The Soul Discography Vol 2 ~ G - M (Compiled by Bob McGrath - Eyeball Productions)
by Sir Shambling
It is a sad fact that while Afro-American styles such as blues gospel and jazz have been the subject of serious academic research for several decades, soul music, long the mainstream genre for black musicians, has been largely ignored. Pioneering work on pulling all the multiple threads of soul recordings together was carried out in Japan by Yutaka Sakurai but his efforts were sadly stopped at the letter “O” by ill health, and his three volumes were very difficult to obtain in the West. The baton has been taken up by Bob McGrath, whose discographical publications already include books covering the post war independent record labels, and blues and gospel recordings.
This newly published second volume takes his mammoth enterprise of compiling a Soul Discography all the way to letter “M”, and like the first volume which covered letters A – D it is hugely ambitious in scope. As in his previous publications, the data is presented in a large format, which measures 81/2” by 11” and weighs in at an arm deadening 31/2 lbs plus. This allows two columns of information per page in a font whose size will have readers of my generation reaching for their magnifying glasses but which does keep the number of pages down to “only” 675. McGrath has rightly decided to concentrate his forces on the Golden Age of soul, the 60s and 70s, and he has exercised an editor’s privilege to include some artists whose background was mainly in R & B like Chris Kenner from New Orleans and Lela Martin from the West Coast, as well as later recordings by those like the excellent Trudy Lynn who mainly made her music in the 80s and beyond. The discography gets pretty much up to date as well – Bob has valiantly keyed in the details of all 17 of Carl Marshall’s CDs, something I certainly couldn’t be bothered to do. His definition of soul is rightly drawn pretty wide. The wonderful singer/songwriter Percy Mayfield is here, as is jazzman Jimmy McGriff.
But while all the glory must be McGrath’s for the compilation and organisation (not to say typing) of the data here, he has been greatly assisted by a wide range of previously published material, and a whole host of contributors (including the present writer). Whereas previous discographies, like the meagre efforts on the pages at this website have been largely limited to simple lists of recordings, McGrath spreads his net a lot wider, and the wealth of detail on offer is simply staggering. The information is presented alphabetically by artist, with session details and dates, LP track listings, plus personnel and other particulars where available. And in an era of overdubs, re-recordings and other studio tricks these minutiae are much more complex issues than they were in earlier days and mean that the margins for error are that much greater.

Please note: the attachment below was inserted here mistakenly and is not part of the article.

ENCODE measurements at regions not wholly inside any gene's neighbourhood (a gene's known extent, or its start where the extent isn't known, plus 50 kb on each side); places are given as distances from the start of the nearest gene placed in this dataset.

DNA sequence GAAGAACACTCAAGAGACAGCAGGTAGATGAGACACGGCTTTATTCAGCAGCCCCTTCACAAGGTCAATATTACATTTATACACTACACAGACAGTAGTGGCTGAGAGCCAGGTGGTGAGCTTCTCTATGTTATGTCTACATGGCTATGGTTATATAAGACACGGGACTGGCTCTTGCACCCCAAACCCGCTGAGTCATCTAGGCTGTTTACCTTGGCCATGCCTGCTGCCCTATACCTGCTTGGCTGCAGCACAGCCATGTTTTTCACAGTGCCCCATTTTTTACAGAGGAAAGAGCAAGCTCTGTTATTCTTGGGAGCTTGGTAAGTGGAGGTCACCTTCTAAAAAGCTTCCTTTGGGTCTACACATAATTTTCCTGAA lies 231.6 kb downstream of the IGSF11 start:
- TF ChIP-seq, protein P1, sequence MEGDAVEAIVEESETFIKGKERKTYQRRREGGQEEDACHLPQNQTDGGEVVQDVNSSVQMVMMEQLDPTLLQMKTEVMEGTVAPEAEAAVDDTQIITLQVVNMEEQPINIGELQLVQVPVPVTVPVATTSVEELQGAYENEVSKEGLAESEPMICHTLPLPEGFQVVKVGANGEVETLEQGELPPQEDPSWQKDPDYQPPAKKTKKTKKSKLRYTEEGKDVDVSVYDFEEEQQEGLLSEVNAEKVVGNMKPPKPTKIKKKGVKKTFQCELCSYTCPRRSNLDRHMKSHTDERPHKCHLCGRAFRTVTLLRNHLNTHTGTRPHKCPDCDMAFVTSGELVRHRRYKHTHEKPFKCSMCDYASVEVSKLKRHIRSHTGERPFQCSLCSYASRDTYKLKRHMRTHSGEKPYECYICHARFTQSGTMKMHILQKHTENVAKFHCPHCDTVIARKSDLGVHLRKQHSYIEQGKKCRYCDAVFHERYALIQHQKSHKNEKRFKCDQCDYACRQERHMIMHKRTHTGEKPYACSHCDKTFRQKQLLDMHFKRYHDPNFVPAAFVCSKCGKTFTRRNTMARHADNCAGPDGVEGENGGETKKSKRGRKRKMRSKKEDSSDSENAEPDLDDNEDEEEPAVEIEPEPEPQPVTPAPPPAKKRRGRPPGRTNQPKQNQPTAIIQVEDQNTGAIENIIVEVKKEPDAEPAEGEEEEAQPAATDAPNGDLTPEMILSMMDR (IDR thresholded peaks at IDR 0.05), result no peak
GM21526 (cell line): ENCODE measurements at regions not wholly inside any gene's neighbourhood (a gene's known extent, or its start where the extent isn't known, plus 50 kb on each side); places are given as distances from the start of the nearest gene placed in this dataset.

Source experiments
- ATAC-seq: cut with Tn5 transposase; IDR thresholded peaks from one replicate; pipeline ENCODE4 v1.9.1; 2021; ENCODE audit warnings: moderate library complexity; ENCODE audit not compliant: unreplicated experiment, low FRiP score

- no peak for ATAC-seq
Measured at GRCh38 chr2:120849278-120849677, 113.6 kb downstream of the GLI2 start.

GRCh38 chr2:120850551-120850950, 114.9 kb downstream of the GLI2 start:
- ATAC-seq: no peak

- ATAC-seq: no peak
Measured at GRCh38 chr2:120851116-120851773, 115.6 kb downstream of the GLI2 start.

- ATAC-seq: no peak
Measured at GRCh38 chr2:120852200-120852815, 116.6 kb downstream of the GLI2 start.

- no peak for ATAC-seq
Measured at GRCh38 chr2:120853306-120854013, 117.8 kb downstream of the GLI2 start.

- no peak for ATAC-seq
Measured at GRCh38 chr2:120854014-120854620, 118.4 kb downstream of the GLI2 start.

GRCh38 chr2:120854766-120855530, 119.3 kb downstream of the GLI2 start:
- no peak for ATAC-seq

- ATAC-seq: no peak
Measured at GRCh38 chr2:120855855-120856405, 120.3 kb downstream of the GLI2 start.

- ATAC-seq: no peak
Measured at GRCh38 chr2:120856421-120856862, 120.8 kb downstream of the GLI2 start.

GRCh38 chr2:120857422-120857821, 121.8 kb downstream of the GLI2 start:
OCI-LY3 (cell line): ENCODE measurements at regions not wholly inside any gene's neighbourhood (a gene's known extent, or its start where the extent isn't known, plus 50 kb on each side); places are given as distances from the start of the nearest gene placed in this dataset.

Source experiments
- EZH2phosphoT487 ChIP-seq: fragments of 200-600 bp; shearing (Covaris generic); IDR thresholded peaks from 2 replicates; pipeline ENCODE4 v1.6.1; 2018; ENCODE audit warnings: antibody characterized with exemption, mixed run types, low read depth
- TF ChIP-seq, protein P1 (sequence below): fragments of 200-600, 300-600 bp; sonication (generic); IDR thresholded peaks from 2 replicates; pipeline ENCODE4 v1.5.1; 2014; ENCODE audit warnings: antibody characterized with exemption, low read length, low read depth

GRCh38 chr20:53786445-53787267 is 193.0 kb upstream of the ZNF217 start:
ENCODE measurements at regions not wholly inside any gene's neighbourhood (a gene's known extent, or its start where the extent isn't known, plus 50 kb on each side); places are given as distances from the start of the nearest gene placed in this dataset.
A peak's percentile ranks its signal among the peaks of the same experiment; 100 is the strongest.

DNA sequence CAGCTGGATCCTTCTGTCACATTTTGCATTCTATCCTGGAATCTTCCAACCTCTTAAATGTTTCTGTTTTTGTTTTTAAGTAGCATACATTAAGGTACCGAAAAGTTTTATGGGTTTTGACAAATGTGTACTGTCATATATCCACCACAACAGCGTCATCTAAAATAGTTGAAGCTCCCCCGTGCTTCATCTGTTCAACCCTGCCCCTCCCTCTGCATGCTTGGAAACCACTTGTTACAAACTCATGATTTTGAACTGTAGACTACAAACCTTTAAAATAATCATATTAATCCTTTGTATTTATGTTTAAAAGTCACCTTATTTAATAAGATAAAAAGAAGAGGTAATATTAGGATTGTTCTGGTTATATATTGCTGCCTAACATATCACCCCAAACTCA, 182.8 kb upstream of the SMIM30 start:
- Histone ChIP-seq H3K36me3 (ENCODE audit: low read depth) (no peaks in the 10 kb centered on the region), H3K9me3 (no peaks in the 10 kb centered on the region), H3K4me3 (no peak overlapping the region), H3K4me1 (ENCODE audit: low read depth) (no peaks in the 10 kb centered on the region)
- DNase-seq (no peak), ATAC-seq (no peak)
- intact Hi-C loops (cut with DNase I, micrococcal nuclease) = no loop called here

And so, unsurprising in a work of over 100,000 lines of information, some errors have crept in. The Chicago artist Baby Huey is shown conflated with the West Coast singer Claude Huey as one entry for example, and the note that states that Lawrence & Jaibi are not related to Larry Banks for another. But I am delighted to say that these mistakes are much less common than in the A – D volume, while the editorial side of things has also been tightened up as well, with far less typographical problems and a lot fewer failures of cross indexing. But there will always be those who will take delight in pointing out the flaws as a means of boosting their own egos, but overall they will certainly not come out ahead. Such a small minded response to this phenomenally useful tome demeans the fault finders far more than the discography and playing “spot the error” must be the least rewarding response to it.
A much more sensible reaction is simply one of awe. Just flicking through the pages reveals so much that I didn’t know about a subject I’ve pretty much devoted my life to. Artists I’ve never heard of (Carl “Little Rev” Lattimore? Denise Mills?), 45s I never knew existed (Bobby Harris on Wen Dee from 1955? Cha Cha Hogan on Star Talent and Boulevard?), recording details and dates that I wouldn’t have been able to obtain from any other source. And any honest reader will say the same – the discography easily dwarfs any other publication or information source.
But Bob would be the first person to say that all endeavours of this nature are “works in progress” as new info becomes available all the time. For example I was able to acquire a Joe Medwick 45 previously undocumented (“Your Sweet Love” / “Just Be Yourself” on Boogaloo 1004) just too late for inclusion unfortunately. And of course this process will continue, for although 45s from the classic period are a finite resource, it will be a long time before a complete picture will emerge. After all blues records have been documented for over 40 years and yet new discs that have evaded the discographers so far are still turning up.
Until the definitive history can be written McGrath’s astonishing achievement will stand proud. Along with the companion first volume, this book will be a constant reference point for me and many others – I will be consulting it on a daily basis for sure. The final volume will hopefully be available later this year and I for one can’t wait. This instalment, the previous one and the one to come are simply essential for everybody with any serious interest in the history of black music. Or for any soul enthusiast who wants to look further into collecting.
All Bob McGrath'’s publications are only available on line at his website here.
Note ~ Vol 3 has now been published. You can read my review here.